Outgoing Sony CEO sees little humor in iPod retirement gift

I hope Howard Stringer likes umeboshi, because he’ll no doubt be offered a lot more of it now that he’s been appointed CEO of Sony. In an emergency meeting called Sunday, Stringer, the Welsh-born chairman and chief executive of Sony’s American unit, was named successor to Nobuyuki Idei, Sony’s chairman and chief executive and the man who famously declined Apple’s offer to come aboard its iTunes Music Store.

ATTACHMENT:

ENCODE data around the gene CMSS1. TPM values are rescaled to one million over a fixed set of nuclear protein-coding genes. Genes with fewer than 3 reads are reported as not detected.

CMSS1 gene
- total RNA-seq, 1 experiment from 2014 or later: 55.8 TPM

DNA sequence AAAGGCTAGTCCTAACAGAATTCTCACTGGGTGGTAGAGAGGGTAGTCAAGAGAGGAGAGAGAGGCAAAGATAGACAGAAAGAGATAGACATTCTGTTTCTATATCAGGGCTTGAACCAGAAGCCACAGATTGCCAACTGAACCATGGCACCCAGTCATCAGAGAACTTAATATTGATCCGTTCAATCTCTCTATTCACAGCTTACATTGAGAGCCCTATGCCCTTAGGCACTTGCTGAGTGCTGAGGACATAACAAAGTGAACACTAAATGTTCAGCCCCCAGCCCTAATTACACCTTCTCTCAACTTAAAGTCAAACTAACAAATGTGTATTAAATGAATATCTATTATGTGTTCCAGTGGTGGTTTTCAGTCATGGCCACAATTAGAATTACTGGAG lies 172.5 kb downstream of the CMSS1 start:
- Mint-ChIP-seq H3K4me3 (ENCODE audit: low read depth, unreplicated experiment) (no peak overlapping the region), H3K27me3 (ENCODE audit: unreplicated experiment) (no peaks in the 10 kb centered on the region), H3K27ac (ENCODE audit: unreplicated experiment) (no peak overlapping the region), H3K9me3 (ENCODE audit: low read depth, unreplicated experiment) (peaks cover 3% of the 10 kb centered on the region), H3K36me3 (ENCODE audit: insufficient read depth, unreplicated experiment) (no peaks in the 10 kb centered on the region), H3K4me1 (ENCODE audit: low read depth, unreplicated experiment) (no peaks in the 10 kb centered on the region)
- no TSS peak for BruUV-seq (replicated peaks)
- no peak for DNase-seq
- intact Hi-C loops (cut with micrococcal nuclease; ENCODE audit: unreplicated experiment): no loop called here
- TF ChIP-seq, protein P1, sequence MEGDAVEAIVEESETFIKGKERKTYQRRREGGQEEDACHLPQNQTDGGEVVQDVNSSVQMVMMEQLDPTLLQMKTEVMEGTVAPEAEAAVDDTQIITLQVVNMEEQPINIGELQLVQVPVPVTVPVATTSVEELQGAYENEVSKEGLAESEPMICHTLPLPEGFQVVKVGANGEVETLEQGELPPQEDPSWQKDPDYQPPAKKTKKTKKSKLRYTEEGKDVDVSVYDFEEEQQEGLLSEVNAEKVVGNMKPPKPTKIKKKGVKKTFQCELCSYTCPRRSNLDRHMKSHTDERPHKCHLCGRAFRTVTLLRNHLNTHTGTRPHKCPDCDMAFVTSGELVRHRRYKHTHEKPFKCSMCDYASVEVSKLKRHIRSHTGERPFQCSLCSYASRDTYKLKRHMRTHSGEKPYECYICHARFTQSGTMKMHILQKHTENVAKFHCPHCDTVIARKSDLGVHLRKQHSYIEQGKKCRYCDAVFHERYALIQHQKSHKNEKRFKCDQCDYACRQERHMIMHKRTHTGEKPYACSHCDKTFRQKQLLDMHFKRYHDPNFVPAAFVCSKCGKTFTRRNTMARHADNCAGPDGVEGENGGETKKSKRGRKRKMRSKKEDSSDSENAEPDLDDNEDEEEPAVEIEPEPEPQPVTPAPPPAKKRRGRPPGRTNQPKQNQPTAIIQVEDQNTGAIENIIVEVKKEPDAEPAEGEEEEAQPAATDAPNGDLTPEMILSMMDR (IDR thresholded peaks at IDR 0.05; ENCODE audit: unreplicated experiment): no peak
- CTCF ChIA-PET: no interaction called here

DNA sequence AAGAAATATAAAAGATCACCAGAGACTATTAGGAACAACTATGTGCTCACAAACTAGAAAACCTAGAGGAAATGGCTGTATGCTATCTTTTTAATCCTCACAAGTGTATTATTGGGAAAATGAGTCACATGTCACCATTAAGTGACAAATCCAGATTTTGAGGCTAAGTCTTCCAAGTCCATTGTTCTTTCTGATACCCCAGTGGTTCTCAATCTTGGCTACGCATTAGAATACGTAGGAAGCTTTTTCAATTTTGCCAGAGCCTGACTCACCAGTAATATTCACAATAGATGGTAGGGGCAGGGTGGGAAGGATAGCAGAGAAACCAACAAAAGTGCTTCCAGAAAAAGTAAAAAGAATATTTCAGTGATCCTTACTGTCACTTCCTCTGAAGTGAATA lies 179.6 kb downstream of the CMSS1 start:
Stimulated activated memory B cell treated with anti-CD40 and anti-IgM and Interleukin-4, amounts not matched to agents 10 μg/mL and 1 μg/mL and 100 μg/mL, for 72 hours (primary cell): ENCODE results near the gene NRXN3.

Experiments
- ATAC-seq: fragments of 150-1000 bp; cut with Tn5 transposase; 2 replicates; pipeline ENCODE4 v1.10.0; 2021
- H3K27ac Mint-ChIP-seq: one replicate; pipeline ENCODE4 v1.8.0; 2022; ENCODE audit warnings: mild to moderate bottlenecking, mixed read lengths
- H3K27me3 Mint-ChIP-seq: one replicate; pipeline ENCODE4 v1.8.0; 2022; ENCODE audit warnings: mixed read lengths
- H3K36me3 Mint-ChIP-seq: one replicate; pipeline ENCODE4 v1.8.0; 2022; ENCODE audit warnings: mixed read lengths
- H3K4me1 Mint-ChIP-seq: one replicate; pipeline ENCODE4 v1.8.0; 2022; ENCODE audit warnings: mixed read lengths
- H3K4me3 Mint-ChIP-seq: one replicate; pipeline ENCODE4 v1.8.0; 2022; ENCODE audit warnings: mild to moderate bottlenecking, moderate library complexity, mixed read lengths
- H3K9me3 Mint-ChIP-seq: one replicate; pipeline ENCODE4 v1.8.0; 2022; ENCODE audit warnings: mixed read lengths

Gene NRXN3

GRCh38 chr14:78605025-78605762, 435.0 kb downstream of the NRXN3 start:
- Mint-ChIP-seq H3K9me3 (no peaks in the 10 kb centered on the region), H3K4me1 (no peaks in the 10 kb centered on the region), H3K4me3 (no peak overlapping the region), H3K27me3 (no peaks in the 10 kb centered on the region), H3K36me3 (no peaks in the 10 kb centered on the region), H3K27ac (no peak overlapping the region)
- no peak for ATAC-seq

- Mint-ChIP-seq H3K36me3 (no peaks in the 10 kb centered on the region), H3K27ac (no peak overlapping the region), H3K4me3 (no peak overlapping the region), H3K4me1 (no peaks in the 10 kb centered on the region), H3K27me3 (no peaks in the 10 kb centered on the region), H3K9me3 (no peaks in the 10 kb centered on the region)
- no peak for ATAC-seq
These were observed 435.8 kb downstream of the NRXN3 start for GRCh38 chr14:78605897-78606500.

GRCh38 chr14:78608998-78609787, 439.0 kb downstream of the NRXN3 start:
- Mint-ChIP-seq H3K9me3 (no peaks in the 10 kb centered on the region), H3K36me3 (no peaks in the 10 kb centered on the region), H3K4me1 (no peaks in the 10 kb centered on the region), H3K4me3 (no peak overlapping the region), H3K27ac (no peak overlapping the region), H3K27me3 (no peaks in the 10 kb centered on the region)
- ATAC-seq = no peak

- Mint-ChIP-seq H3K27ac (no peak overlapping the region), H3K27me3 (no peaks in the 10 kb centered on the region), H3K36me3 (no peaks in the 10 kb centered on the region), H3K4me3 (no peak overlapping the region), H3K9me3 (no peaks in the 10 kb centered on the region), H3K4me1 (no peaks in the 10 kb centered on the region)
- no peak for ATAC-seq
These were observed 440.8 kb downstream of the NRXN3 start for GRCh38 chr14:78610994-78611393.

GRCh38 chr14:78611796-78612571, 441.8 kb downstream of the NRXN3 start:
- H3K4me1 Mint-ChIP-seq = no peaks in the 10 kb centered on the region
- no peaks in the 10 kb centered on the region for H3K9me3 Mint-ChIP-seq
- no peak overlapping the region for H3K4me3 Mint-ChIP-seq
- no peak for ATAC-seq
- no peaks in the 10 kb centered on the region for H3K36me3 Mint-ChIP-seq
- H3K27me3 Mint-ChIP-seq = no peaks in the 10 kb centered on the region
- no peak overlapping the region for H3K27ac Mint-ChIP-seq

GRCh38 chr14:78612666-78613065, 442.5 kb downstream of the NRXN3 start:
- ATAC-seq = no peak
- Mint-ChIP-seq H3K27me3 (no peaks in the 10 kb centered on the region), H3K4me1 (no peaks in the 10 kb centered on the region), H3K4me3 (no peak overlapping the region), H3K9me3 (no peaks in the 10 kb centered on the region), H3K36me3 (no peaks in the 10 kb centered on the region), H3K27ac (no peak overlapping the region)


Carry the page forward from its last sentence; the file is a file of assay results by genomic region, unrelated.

Idei resigned along with his second-in-command, President Kunitake Ando, who will be succeeded by Executive Deputy President Ryoji Chubachi. Both,will stay on at Sony as advisers. While one need only look at Sony’s five-year chart to see just how desperately the company needed a jolt (Sony’s shares are trading at a little more than a quarter of where they were when they peaked in 2000), Stringer’s appointment does come as something of a shock. A gaijin leading a top Japanese company? And Stringer doesn’t even speak the language. Still, I suppose if anyone can turn Sony’s fortune’s around, it’s Stringer. After all, he has revived the company’s music and movie businesses in the United States, and that was no easy task. A decade ago, Sony recorded a humbling $3.2 billion write-down related to its movie business. During last year’s October-December quarter, that business recorded an operating profit of $178 million — 13 percent of Sony’s total. Clearly, Sony’s leadership has good reason to trust him. “Forgive the awful pun, but he has kind of oriented himself to his Japanese colleagues,” said Peter Peterson, chairman and co-founder of the Blackstone Group and a former board member at Sony who helped recruit Stringer to the company. “It’s a great achievement. They trust him. He’s a harmonizer.”

 
 

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